(Reuters) - Former Mercedes team principal Ross Brawn will not make a comeback to Formula One, the Daily Telegraph reported on Saturday.
Brawn, involved with team management for over 35 years, made the announcement at a fishing event in Scotland, confirming that the sabbatical he took after leaving Mercedes in December was now a permanent departure from the sport.
"What they didn't realise when I was invited here was they had a scoop because the world's press was trying to find out if I was retiring or not," the Briton told the newspaper.
"This is the busiest time of the year for Formula One and I said I would come along and open the River Dee.
"If they had put two and two together they would have realised I was definitely retiring."
The 59-year-old is widely credited as a key figure behind Michael Schumacher's seven world titles at Benetton and Ferrari and also found success with his self-titled team in 2009, when Jenson Button won the world championship.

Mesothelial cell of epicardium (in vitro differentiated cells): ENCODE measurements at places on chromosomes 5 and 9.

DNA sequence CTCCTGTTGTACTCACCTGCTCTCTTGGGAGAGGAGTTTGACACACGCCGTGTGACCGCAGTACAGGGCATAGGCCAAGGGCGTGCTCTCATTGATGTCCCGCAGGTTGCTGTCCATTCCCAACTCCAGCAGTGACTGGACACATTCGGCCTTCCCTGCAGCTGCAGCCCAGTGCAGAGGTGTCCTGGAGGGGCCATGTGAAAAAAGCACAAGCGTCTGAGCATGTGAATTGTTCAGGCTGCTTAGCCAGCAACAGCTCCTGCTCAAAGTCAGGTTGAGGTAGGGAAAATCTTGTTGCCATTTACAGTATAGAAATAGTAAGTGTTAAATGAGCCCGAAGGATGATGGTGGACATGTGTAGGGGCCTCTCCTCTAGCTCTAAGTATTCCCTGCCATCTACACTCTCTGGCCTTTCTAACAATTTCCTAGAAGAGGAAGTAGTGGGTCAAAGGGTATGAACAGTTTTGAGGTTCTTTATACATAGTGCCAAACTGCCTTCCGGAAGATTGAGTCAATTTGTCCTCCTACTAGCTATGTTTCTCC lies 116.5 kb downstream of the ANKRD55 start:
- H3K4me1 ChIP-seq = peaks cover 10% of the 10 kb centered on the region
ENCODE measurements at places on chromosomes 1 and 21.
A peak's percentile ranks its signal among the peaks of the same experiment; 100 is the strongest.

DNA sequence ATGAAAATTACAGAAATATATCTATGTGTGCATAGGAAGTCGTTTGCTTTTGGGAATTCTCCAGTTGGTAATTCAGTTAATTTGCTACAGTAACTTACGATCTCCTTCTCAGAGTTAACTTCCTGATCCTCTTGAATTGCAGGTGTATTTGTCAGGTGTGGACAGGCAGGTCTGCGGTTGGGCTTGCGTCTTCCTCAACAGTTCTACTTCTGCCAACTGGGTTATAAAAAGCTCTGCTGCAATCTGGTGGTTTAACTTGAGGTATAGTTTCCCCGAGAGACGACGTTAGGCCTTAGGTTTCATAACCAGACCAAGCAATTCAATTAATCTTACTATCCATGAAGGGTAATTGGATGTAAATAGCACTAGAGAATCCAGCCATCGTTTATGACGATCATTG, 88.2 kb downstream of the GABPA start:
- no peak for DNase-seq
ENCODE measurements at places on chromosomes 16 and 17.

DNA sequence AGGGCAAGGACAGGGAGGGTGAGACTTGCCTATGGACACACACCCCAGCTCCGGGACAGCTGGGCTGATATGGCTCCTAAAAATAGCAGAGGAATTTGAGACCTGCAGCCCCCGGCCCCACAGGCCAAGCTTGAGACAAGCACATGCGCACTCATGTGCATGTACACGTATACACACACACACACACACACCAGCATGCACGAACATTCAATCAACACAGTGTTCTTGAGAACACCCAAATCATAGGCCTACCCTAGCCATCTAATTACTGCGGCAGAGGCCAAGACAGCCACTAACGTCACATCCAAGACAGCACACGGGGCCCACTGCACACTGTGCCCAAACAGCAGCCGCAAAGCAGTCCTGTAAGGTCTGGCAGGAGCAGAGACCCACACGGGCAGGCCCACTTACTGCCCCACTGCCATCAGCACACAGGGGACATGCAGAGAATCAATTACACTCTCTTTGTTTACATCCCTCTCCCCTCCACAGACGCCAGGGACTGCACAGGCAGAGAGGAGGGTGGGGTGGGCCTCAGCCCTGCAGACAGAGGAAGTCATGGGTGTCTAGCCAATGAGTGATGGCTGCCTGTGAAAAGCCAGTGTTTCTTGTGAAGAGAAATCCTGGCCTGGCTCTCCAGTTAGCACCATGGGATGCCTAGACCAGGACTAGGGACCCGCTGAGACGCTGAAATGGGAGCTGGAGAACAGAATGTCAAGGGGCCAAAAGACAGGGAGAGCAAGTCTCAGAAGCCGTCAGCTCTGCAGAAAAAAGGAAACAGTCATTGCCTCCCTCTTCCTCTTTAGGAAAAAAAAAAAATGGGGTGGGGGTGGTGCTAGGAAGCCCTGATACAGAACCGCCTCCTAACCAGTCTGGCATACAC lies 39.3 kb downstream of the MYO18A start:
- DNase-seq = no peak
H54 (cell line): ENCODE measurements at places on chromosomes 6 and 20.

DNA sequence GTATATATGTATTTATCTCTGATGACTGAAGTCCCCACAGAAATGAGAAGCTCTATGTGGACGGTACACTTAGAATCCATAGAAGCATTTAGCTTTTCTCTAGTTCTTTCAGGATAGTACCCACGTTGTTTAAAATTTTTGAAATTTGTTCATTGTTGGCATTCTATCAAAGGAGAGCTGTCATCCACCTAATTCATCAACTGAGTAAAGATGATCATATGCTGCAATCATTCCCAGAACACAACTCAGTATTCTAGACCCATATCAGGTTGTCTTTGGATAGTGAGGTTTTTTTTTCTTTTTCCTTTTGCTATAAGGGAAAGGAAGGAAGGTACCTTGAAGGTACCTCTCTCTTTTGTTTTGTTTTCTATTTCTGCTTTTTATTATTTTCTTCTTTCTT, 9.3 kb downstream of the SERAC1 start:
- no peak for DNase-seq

He had been linked with roles at returning engine manufacturer Honda, the FIA, Williams and McLaren, the latter being a potential chance to team up with Ron Dennis after he returned to the team.
"I'm retiring - it's not tongue in cheek," Brawn asserted.
"I'm going to take a year to enjoy the fishing and then see what life brings. I'm looking forward to it but I've got no other plans.
(Writing by Sam Holden, editing by Justin Palmer)